Before the Bookmobile: When Librarians Rode on Horseback to Deliver Books to Rural Americans During the Great Depression

An odd phe­nom­e­non has been at work in the past few years. Print book sales slope upward while eBook sales creep down. The trend man­i­fests the oppo­site of what most people—or most peo­ple who write about these things—expected to hap­pen, quite rea­son­ably in many respects. Per­haps through sheer his­tor­i­cal momen­tum, print retains its aura of author­i­ty.

But every­one knows that buy­ing isn’t read­ing, which may indeed be in decline giv­en the pri­ma­cy of images, audio, and video, of YouTube explain­ers and doc­u­men­taries such as the one above, which tells the tale of the “Pack Horse Librar­i­ans.”

These for­got­ten heroes, like the famed Pony Express, braved wind, rain, and rough ter­rain to deliv­er books to iso­lat­ed set­tlers who oth­er­wise may have had noth­ing to read.

But this is not a tale of cow­boys and fron­tiers­men. The Pack Horse Librar­i­ans appeared in an Indus­tri­al Age, and what’s more they were most­ly women. Called “book ladies” and “pack­sad­dle librar­i­ans,” the librar­i­ans were dep­u­tized dur­ing the New Deal, when FDR sought to end the Great Depres­sion by cre­at­ing hun­dreds of jobs addressed to the country’s real social, mate­r­i­al, and cul­tur­al needs. In this case, the Pack Horse Librar­i­ans respond­ed to what many of us might con­sid­er a cri­sis, if not a crime.

“About 63% of the res­i­dents of Ken­tucky were with­out access to pub­lic libraries,” and some­where around 30% of rur­al Ken­tuck­ians were illit­er­ate. Those rur­al Ken­tuck­ians saw edu­ca­tion as a way out of pover­ty, and the Works Progress Admin­is­tra­tion agreed, over­see­ing the book deliv­ery project between 1935 and 1943. “Book women” made around $28 a month (a lit­tle over $500 in 2017) deliv­er­ing books to homes and school­hous­es. By 1936, writes the site Appalachi­an His­to­ry, “hand­made and donat­ed mate­ri­als could not sus­tain the cir­cu­la­tion needs of the pack horse patrons.”

Sur­veys of read­ers found that pack horse patrons could not get enough of books about trav­el, adven­ture and reli­gion, and detec­tive and romance mag­a­zines. Children’s pic­ture books were also immense­ly pop­u­lar, not only with young res­i­dents but also their illit­er­ate par­ents. Per head­quar­ters, approx­i­mate­ly 800 books had to be shared among five to ten thou­sand patrons.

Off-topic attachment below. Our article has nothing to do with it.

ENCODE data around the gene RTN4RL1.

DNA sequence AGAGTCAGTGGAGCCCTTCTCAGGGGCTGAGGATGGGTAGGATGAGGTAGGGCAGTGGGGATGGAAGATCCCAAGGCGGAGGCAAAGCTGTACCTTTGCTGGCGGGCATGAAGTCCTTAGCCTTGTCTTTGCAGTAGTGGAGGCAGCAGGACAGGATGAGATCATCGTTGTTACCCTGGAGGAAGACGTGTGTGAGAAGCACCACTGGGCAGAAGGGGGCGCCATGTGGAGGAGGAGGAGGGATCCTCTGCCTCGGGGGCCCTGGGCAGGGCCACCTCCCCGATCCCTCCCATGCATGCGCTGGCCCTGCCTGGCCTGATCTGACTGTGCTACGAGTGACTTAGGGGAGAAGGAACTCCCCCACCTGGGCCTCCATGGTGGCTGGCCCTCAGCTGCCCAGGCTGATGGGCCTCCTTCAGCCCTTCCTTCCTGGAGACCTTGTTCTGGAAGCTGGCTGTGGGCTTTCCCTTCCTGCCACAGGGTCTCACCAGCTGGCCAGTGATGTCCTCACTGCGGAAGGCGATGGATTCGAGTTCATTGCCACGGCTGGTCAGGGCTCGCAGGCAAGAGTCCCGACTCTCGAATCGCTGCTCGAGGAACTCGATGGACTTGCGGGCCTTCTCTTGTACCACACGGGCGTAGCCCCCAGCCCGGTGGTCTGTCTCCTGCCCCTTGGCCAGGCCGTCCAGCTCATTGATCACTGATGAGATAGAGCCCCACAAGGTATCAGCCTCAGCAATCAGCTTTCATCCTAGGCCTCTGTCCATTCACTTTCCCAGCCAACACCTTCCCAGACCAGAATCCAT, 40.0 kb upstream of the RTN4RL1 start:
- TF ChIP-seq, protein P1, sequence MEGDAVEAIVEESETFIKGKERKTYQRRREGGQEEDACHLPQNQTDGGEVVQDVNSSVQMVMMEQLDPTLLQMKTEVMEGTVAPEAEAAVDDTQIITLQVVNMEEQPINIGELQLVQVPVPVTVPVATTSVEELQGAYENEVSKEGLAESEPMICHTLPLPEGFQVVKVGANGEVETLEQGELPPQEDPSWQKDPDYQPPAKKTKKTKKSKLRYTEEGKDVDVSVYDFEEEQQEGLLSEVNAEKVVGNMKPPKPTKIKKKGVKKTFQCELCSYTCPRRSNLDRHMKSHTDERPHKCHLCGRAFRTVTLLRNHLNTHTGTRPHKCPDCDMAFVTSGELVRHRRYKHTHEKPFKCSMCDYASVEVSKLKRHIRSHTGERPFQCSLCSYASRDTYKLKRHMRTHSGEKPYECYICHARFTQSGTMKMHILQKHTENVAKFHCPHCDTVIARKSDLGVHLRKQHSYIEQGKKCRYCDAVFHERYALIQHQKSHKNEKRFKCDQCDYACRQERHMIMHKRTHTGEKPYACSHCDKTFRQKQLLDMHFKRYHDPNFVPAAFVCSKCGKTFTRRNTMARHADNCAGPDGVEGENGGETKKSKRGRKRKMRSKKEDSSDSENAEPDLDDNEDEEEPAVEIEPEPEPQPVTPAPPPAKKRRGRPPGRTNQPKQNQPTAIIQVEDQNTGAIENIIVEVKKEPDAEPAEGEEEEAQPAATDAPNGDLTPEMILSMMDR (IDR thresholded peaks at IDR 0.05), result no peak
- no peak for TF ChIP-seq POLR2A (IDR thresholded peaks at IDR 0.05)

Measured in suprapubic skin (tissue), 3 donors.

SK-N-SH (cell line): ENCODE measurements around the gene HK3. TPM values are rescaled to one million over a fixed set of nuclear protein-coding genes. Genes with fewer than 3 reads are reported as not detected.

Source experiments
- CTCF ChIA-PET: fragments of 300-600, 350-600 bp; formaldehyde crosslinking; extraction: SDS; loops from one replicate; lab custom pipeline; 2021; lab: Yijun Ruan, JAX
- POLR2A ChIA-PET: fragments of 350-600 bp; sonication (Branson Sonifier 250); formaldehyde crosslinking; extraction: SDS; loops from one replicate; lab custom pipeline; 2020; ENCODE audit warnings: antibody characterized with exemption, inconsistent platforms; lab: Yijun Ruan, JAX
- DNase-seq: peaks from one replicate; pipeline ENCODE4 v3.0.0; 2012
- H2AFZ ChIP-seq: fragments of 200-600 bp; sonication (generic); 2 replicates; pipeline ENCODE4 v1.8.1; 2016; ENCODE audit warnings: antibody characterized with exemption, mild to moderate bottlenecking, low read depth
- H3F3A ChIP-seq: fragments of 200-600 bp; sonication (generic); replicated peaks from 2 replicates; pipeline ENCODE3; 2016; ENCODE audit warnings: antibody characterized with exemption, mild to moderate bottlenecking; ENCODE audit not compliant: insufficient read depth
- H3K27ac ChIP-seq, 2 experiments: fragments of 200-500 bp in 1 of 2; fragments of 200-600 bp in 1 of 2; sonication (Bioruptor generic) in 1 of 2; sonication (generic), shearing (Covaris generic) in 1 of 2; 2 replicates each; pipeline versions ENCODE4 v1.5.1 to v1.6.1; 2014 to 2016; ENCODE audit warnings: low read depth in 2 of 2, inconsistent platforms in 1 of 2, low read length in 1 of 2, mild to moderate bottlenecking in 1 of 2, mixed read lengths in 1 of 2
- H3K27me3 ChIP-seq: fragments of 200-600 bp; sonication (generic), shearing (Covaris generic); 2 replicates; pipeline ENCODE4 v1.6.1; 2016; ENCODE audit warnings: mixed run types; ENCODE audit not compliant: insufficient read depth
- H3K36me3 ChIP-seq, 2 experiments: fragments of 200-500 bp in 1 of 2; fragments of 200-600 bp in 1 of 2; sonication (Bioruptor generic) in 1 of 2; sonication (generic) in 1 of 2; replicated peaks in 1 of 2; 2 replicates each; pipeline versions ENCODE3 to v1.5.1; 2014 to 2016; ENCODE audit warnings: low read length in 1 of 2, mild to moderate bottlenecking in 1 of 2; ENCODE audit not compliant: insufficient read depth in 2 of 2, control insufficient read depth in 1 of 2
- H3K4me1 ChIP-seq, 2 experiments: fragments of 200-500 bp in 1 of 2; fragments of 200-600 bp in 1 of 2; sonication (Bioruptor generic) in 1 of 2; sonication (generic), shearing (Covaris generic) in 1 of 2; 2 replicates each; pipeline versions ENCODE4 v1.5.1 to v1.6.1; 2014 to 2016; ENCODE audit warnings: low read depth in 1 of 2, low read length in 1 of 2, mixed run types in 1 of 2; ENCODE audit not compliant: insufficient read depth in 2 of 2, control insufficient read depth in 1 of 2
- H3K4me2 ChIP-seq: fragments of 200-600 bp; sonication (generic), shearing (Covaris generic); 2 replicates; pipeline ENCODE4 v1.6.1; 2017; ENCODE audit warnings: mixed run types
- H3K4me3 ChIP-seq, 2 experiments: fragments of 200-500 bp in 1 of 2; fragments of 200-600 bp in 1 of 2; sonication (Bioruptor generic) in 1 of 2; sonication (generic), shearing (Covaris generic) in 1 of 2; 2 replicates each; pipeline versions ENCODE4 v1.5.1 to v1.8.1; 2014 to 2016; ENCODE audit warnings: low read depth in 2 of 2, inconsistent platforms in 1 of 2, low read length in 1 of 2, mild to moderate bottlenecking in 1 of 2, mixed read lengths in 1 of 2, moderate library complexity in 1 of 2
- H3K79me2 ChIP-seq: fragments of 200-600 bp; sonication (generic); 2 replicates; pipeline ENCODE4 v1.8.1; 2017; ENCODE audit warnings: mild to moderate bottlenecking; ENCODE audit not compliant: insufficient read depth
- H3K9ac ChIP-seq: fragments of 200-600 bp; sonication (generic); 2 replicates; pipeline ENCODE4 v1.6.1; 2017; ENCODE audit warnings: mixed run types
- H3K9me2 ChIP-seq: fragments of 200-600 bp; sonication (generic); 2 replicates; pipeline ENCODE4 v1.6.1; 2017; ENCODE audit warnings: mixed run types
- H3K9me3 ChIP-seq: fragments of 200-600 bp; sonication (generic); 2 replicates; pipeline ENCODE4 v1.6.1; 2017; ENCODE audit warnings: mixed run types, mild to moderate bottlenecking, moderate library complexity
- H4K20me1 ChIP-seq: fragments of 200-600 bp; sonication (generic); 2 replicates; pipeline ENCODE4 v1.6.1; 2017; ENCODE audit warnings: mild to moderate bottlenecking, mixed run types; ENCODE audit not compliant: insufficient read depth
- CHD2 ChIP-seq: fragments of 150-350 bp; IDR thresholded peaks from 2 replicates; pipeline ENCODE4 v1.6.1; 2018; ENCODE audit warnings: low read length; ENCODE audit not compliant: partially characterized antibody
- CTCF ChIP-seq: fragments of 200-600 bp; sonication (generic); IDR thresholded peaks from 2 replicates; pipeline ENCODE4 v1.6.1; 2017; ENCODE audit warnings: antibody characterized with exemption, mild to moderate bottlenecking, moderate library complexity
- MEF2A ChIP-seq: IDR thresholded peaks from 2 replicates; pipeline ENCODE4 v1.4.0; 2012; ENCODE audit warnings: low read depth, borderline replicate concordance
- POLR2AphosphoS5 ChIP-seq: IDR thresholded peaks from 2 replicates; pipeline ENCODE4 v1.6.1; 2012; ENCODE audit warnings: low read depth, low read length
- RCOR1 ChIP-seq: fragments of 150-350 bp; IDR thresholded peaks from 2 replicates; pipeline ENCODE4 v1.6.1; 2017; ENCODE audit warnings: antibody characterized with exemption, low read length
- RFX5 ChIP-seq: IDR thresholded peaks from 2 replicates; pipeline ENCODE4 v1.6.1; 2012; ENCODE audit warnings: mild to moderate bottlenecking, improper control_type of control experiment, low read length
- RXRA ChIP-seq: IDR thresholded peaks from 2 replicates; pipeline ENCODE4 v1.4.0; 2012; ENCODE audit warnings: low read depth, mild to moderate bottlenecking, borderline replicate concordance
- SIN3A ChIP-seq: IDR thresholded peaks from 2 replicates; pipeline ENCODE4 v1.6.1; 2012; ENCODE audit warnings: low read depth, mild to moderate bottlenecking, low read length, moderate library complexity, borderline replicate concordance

To com­pen­sate for scarci­ty, a Uni­ver­si­ty of Ken­tucky pre­sen­ta­tion notes, librar­i­ans them­selves cre­at­ed books of “moun­tain recipes and scrap books of cur­rent events.” But the ser­vice quick­ly grew to deliv­er­ing more than 3,000 donat­ed books per month, after a dri­ve in which every PTA mem­ber in the state gave to the cause.

Eleanor Roo­sevelt (pho­tographed above vis­it­ing a Pack­horse Library in West Lib­er­ty, KY) was a cham­pi­on of the ser­vice, which founder Eliz­a­beth Fuller­ton mod­eled after a sim­i­lar ven­ture in 1913, itself a pro­fes­sion­al­iza­tion of work done by the Ken­tucky Fed­er­a­tion of Women’s Clubs in the late 19th cen­tu­ry.

We can see that the his­to­ry of women librar­i­ans on horse­back goes back quite a ways. But it is a his­to­ry now for­got­ten, despite the efforts of recent books like Down Cut Shin Creek: The Pack Horse Librar­i­ans of Ken­tucky. A recent trend involves sug­gest­ing his­tor­i­cal Amer­i­can fig­ures who might replace all those mon­u­ments to the Con­fed­er­a­cy. We might well add Pack Horse Librar­i­ans to the dis­tin­guished list of can­di­dates.

The ser­vice lost its fund­ing in 1943, “leav­ing some com­mu­ni­ties with­out access to books for decades,” Appalachi­an His­to­ry writes, “until book­mo­biles were intro­duced to the area in the late 1950s.” These ser­vices seem quaint in an era when wide­spread deliv­ery by drone seems immi­nent. We seem­ing­ly live in the most infor­ma­tion-rich, instant access soci­ety in his­to­ry. Yet a sig­nif­i­cant num­ber of peo­ple in the U.S. and around the world have lit­tle to no access to the inter­net. And a sim­i­lar degree of illiteracy—at least of basic infor­ma­tion and crit­i­cal reasoning—may war­rant a sim­i­lar­ly direct inter­ven­tion.

via The Smith­son­ian

Relat­ed Con­tent:

Free Libraries Shaped Like Doc­tor Who’s Time-Trav­el­ing TARDIS Pop Up in Detroit, Saska­toon, Macon & Oth­er Cities

Strik­ing Poster Col­lec­tion from the Great Depres­sion Shows That the US Gov­ern­ment Once Sup­port­ed the Arts in Amer­i­ca

The Future of Con­tent Deliv­ery

Josh Jones is a writer and musi­cian based in Durham, NC. Fol­low him at @jdmagness

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